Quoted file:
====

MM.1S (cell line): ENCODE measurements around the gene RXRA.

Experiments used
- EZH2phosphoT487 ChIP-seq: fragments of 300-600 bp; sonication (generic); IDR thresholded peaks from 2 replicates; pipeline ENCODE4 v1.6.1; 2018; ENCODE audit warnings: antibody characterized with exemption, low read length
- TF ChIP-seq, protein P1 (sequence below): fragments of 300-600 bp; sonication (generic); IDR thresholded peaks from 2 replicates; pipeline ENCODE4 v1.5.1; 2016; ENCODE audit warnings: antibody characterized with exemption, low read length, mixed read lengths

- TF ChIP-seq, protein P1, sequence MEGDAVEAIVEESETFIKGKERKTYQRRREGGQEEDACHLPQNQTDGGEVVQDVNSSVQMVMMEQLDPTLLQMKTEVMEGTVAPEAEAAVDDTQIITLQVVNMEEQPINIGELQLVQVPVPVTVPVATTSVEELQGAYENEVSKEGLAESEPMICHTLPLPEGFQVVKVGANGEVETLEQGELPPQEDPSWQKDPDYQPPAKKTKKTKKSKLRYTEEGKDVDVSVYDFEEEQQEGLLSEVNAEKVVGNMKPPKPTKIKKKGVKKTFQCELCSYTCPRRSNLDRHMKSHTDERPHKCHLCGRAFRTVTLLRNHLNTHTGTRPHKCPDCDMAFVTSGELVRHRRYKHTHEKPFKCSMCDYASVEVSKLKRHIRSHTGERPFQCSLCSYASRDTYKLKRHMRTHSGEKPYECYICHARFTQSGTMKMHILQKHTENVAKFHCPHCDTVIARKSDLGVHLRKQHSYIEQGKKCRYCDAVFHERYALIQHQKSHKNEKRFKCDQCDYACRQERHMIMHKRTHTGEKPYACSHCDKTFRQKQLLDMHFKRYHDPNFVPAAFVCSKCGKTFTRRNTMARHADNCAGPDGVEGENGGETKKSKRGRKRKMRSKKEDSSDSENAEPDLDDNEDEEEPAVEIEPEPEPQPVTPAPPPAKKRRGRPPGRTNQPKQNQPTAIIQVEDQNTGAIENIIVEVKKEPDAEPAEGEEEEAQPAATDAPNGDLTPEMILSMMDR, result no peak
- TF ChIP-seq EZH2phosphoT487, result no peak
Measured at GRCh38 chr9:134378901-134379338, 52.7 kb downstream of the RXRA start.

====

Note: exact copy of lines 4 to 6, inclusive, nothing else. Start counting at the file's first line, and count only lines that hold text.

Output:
- TF ChIP-seq, protein P1 (sequence below): fragments of 300-600 bp; sonication (generic); IDR thresholded peaks from 2 replicates; pipeline ENCODE4 v1.5.1; 2016; ENCODE audit warnings: antibody characterized with exemption, low read length, mixed read lengths

- TF ChIP-seq, protein P1, sequence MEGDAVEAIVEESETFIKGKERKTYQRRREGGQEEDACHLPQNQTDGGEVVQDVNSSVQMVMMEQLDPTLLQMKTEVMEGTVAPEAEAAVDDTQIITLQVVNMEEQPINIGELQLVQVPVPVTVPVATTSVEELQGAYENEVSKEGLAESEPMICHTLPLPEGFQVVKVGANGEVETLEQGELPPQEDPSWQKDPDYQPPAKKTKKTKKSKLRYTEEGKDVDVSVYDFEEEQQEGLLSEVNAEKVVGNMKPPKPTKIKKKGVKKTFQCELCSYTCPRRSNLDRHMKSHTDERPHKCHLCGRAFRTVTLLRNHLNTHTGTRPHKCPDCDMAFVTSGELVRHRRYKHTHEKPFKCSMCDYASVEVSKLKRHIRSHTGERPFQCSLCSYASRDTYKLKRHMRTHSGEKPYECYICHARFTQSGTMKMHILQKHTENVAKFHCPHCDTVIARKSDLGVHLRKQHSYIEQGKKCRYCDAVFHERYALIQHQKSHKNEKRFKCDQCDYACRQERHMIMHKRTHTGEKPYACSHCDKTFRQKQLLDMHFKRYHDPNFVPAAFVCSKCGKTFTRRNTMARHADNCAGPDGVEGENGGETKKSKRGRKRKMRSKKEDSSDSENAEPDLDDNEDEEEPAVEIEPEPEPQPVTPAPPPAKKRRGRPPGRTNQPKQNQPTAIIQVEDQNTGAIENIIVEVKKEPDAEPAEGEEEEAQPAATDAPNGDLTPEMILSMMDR, result no peak
- TF ChIP-seq EZH2phosphoT487, result no peak